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J Strength Cond Res. 2006 May;20(2):273-7.

Creatine supplementation and multiple sprint running performance.

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School of Human Sciences, St Mary's College, University of Surrey, Strawberry Hill, Twickenham, UK.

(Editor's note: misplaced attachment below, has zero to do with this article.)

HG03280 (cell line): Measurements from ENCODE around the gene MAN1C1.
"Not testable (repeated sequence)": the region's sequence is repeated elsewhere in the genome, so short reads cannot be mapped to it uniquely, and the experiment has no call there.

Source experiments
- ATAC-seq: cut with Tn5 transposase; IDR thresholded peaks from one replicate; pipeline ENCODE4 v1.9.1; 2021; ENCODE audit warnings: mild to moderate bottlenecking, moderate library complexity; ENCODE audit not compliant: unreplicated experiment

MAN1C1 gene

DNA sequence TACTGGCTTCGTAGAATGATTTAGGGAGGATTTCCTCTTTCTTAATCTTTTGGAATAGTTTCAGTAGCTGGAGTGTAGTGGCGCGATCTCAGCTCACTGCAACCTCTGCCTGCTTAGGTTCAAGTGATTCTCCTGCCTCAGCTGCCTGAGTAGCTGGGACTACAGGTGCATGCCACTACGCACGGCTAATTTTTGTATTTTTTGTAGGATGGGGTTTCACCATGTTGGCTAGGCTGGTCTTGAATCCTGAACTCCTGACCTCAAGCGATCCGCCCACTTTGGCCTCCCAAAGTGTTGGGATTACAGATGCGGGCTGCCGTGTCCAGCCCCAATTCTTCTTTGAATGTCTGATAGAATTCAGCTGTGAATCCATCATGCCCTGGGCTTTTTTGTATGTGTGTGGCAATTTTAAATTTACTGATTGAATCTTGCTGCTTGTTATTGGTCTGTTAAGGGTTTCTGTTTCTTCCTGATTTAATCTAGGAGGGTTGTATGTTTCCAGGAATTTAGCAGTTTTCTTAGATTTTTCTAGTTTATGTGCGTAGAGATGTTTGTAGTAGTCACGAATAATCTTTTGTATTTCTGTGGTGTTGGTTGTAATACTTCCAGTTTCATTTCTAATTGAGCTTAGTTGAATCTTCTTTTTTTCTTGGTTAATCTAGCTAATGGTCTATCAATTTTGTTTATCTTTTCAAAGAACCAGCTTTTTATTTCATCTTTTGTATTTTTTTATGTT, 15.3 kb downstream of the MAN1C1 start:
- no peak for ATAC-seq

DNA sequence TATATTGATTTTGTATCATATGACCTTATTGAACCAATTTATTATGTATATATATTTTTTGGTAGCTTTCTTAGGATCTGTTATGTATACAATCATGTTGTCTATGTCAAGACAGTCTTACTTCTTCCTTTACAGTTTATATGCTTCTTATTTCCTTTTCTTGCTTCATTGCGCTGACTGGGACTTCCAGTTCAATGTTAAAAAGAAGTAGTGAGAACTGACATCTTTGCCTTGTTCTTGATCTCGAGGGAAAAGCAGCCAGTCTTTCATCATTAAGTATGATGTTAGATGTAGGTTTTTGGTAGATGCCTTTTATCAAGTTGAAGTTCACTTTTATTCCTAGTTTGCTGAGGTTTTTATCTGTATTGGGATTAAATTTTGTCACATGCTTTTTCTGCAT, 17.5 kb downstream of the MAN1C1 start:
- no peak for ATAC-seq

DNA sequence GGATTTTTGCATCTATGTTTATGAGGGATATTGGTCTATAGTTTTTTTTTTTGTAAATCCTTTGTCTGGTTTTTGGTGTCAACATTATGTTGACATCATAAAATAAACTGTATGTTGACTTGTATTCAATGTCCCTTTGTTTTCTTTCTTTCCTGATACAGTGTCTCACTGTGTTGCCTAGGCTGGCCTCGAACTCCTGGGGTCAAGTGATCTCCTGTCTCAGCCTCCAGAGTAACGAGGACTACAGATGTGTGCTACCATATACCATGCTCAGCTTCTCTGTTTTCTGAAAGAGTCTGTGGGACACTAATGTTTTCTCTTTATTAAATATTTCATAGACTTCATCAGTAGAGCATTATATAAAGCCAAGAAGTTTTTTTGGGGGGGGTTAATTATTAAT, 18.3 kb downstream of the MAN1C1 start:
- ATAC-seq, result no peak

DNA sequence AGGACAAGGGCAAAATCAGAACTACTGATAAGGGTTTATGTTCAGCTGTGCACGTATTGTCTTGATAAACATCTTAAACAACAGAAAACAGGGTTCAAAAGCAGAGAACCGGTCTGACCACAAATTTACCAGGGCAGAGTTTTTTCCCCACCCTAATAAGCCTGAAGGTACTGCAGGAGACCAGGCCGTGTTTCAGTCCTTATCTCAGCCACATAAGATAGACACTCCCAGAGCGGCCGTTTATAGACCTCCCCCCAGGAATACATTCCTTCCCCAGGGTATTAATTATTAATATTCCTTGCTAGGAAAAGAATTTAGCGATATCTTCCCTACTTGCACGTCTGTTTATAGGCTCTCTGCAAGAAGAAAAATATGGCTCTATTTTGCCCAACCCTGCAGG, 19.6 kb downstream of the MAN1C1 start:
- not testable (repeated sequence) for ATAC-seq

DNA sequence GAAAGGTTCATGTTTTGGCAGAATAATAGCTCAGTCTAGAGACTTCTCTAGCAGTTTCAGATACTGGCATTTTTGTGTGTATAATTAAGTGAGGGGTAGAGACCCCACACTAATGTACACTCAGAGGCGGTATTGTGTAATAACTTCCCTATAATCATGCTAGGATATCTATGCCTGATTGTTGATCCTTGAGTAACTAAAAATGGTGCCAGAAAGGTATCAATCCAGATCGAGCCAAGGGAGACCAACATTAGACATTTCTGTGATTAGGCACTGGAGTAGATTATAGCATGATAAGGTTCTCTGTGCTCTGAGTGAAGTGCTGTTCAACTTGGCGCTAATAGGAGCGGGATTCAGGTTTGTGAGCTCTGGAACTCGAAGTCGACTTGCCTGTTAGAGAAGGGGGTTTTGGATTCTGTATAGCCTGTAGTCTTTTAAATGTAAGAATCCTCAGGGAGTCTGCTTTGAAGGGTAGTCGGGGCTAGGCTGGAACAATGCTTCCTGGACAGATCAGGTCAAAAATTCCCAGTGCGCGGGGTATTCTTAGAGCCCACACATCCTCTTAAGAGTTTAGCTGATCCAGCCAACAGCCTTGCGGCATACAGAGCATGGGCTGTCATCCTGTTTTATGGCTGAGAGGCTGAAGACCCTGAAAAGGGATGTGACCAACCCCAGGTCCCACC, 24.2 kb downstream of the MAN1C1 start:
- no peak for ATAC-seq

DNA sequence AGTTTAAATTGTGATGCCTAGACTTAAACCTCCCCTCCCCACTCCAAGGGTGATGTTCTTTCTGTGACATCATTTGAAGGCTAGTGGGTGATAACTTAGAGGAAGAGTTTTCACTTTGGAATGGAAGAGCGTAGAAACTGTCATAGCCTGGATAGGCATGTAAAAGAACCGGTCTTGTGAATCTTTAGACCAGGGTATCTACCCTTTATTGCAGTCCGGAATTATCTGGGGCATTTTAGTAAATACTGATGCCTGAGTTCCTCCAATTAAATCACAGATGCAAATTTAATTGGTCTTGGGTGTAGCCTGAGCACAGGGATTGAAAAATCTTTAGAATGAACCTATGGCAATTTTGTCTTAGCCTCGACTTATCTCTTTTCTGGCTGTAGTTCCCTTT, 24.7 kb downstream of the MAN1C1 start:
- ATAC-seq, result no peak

The aim of this study was to examine the effects of short-term creatine monohydrate supplementation on multiple sprint running performance. Using a double-blind research design, 42 physically active men completed a series of 3 indoor multiple sprint running trials (15 x 30 m repeated at 35-second intervals). After the first 2 trials (familiarization and baseline), subjects were matched for fatigue score before being randomly assigned to 5 days of either creatine (4 x d(-1) x 5 g creatine monohydrate + 1 g maltodextrin) or placebo (4 x d(-1) x 6 g maltodextrin) supplementation. Sprint times were recorded via twin-beam photocells, and earlobe blood samples were drawn to evaluate posttest lactate concentrations. Relative to placebo, creatine supplementation resulted in a 0.7 kg increase in body mass (95% likely range: 0.02 to 1.3 kg) and a 0.4% reduction in body fat (95% likely range: -0.2 to 0.9%). There were no significant (p > 0.05) between-group differences in multiple sprint measures of fastest time, mean time, fatigue, or posttest blood lactate concentration. Despite widespread use as an ergogenic aid in sport, the results of this study suggest that creatine monohydrate supplementation conveys no benefit to multiple sprint running performance.

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